Pandora Blake, a leading British producer of ethical fetish content, has won her appeal against a government-backed regulator’s attempts to censor her website Dreams of Spanking.
The all-male quango had decided that under the Audiovisual Media Services Regulations 2014 (AVMS), content on Blake’s site broke new rules against video depictions of such activities as spanking, caning and face-sitting.
ATVOD not only had the power to censor UK internet video content and close down UK sites that came within its remit, but also to charge substantial regulatory fees to permit the lawful transmission of such content.
Unfortunately for the quango, however, it was itself closed down, and as of January 1 2016, its functions were fully absorbed into the brief of the UK’s broadcast regulator Ofcom.
Assisted by Myles ‘Obscenity Lawyer’ Jackman, the British kink community’s renowned legal attack dog, Pandora Blake began the process of appealing last year.
And in its long-awaited ruling on her appeal, Ofcom said this week that Pandora’s Dreams of Spanking website was not an On Demand Programme Service (ODPS), therefore ATVOD had not had jurisdiction over the site, and Ms Blake was free to resume operation of her business.
On the face of it, Pandora Blake won on a technicality. But how could such a clear distinction — that websites with video content are not the same as the video-on-demand services ATVOD was specifically set-up to regulate — have led to such confusion at the quango?
It will only serve to strengthen the view of some of ATVOD’s previous ‘victims’ that it was suspiciously keen to close down female-run BDSM and fetish websites that it should have known were not covered by its brief.
After all, it had previous form in this respect.
Myles Jackman had helped to achieved an earlier win against ATVOD in August 2014, after it had tried to bring Urban Chick Supremacy Cell, the website of UK-based Spanish performance artist and web dominatrix Itziar Bilbao, within its control.
With assistance from Jackman, Itziar appealed to Ofcom and duly won, on the very same grounds cited in Pandora’s case this week.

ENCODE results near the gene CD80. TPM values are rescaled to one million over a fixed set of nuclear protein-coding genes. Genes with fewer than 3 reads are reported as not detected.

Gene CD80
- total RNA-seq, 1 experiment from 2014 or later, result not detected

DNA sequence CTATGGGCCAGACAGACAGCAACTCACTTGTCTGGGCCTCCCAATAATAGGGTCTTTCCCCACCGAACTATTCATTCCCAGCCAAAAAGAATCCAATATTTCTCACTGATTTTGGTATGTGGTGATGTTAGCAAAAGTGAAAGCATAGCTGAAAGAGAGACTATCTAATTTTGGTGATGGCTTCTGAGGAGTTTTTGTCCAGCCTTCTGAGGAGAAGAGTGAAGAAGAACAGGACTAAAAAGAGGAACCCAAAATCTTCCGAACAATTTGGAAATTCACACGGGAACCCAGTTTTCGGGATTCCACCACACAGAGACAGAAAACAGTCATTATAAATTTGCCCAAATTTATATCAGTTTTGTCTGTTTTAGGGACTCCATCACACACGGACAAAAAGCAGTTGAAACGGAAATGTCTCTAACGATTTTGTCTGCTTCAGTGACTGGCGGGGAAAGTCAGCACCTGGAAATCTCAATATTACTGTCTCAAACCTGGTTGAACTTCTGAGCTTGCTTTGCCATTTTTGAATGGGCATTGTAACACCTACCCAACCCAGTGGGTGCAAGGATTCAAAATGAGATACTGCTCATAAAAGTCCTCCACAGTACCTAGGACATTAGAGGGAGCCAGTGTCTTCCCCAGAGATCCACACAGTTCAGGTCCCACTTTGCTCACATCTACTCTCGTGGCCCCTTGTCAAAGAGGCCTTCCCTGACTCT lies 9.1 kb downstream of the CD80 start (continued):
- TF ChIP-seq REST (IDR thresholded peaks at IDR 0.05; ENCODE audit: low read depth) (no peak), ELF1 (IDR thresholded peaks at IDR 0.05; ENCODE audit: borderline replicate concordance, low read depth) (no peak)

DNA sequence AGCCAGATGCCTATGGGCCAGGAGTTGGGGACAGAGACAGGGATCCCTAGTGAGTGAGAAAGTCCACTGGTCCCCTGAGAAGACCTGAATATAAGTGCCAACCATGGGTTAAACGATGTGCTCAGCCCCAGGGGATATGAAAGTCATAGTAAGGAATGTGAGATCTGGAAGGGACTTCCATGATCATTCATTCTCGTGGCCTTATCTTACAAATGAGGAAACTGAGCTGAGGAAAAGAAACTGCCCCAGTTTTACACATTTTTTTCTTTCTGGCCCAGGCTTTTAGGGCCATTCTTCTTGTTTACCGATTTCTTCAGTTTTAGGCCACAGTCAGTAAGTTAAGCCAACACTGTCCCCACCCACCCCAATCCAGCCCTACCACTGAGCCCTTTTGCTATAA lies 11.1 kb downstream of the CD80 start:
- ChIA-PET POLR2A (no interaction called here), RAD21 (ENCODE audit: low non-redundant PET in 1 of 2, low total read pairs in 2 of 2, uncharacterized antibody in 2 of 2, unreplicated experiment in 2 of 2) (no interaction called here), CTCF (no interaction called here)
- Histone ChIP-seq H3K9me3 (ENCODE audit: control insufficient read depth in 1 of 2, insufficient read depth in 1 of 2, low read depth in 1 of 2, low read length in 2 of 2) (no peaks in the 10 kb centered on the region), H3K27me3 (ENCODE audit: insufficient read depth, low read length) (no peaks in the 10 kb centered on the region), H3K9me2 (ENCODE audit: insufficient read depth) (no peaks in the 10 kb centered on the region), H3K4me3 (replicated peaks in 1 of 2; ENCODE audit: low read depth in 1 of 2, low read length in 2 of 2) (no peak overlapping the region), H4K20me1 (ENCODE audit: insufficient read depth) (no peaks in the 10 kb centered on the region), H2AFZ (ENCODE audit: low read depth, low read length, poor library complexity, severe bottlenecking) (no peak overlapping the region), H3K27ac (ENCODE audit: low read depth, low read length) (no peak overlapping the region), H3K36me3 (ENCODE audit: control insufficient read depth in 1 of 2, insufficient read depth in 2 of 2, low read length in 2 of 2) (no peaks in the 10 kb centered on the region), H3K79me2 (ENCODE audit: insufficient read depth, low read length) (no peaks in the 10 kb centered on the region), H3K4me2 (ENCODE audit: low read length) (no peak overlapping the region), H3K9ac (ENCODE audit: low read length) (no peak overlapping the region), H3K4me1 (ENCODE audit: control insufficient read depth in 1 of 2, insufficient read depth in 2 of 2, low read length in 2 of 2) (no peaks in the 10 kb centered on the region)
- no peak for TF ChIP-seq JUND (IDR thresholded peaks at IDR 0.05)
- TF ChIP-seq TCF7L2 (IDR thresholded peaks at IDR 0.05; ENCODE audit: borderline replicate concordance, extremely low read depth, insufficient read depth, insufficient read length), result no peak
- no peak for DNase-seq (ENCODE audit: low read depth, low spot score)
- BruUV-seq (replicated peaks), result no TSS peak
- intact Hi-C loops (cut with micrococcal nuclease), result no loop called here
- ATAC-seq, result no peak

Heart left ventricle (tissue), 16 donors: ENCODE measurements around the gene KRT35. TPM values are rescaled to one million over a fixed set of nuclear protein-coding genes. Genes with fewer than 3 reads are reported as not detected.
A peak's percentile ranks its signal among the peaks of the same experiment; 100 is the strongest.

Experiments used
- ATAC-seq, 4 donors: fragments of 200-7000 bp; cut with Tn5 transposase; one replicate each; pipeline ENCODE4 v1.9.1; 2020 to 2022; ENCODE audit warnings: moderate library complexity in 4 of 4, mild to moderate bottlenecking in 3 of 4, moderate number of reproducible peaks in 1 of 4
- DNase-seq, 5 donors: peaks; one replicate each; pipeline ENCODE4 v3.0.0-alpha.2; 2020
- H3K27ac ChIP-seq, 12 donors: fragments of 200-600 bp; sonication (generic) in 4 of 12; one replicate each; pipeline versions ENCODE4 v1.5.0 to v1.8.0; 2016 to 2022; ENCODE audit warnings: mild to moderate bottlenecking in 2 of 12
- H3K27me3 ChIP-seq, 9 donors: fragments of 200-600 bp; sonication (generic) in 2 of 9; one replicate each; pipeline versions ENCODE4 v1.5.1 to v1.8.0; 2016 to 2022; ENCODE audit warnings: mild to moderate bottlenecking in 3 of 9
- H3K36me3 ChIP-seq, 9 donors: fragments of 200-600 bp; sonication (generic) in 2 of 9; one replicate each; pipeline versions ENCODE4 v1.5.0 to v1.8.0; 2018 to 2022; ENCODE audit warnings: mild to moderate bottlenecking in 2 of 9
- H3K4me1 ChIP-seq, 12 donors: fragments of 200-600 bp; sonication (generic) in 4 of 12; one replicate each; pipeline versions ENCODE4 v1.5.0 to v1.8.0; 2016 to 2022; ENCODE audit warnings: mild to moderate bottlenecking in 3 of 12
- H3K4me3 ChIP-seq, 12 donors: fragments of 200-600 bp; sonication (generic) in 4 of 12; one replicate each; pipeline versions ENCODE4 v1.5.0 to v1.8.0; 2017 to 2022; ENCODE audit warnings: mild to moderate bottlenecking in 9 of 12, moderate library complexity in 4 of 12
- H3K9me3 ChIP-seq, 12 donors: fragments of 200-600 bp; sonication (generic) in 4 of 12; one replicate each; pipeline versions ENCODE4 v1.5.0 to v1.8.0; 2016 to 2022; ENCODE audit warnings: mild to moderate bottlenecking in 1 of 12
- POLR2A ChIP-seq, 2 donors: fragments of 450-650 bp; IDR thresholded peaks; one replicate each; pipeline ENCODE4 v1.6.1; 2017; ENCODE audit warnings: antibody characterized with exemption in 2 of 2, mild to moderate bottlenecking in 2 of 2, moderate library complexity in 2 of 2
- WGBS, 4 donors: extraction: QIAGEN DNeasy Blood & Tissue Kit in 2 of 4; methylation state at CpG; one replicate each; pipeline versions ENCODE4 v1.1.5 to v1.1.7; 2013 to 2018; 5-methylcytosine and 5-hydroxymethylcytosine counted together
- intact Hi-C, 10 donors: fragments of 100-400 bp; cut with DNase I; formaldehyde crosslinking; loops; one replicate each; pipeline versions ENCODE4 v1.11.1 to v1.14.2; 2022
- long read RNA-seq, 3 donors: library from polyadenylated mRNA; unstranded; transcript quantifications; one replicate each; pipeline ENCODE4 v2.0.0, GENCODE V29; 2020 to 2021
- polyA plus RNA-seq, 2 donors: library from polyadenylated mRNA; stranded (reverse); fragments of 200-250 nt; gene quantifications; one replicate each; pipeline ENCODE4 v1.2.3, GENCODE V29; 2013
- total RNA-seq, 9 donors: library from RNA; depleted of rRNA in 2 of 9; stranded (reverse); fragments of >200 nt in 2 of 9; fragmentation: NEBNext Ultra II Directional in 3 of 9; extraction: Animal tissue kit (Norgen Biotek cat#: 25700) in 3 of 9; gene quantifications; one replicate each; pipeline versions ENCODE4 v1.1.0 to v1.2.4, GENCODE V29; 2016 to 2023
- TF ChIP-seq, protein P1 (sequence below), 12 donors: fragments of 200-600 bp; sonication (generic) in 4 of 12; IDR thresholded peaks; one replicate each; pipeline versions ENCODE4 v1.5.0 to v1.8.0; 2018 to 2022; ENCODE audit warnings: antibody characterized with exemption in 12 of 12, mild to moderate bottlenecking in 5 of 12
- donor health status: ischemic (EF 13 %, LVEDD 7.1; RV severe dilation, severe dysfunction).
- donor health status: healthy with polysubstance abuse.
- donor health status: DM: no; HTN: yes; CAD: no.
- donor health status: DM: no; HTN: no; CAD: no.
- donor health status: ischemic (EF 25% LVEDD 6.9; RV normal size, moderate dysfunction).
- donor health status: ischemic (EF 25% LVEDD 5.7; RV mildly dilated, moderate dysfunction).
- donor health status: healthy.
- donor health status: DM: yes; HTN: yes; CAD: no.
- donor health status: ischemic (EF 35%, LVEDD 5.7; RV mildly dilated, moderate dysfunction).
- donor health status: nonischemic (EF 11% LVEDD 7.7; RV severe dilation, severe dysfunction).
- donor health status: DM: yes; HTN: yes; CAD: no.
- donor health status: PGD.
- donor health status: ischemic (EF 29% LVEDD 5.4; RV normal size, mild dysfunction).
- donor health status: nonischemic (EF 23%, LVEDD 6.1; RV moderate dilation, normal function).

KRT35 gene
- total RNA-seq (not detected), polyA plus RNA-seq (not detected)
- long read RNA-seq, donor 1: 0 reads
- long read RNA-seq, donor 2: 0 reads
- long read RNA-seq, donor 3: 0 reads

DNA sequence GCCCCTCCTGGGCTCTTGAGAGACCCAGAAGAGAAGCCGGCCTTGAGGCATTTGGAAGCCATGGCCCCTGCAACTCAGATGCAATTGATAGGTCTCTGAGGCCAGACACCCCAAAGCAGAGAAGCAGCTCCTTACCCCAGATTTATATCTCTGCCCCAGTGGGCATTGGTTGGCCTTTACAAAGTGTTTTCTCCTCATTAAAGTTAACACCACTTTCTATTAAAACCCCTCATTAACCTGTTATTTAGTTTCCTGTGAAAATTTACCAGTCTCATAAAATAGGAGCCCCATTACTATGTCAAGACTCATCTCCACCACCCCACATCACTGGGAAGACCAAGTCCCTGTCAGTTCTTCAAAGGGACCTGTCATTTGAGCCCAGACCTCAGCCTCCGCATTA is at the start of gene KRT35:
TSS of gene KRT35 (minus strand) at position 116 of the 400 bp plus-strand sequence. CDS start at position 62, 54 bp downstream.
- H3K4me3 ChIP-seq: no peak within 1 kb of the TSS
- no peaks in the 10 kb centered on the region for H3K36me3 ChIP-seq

The content on Itzia’s site, said Ofcom, could not be considered an On Demand Programme Service, so was not within ATVOD’s jurisdiction.
It looked like the quango had a specific problem with women running such sites. And it is possible that most of these closures would have been reversed had the women all appealed.
Ms Blake has certainly been left feeling that some sort of sexist agenda was behind the action ATVOD had taken against her.
“There are loads of other spanking sites in the UK run by old white men,” she told Sirin Kale at website broadly.vice.com, “and when the AVMS regulations came in I was the only [spanking] site to be investigated.
“I’d been on TV saying I thought the regulations were sexist, and it was around the time I was doing a lot of press that I first got the tap on the shoulder from ATVOD.
“By sticking my head above the parapet, I’d made myself a target.”
Myles Jackman, who has had notable successes defending individuals whose fetish or BDSM activities have got them caught in the Crown Prosecution Service’s crosshairs, agrees.
“I hope this heralds a new direction in how adult content is viewed by the UK regulatory authorities,” he says. “But it doesn’t change the fact that they unfairly picked on female directors.
“This was a patriarchal regulator trying to control female sexuality.”
Pandora Blake said that as a kinky woman who’d had spanking fantasies since she was tiny, to be criminalised “felt like a personal attack”.
“I was being told by this patriarchal state agency that as a kinky woman I was unacceptable, that my sexuality was disgusting and dangerous to children, even.
“It really made me question whether the UK actually is a progressive country.”
Published June 9, 2016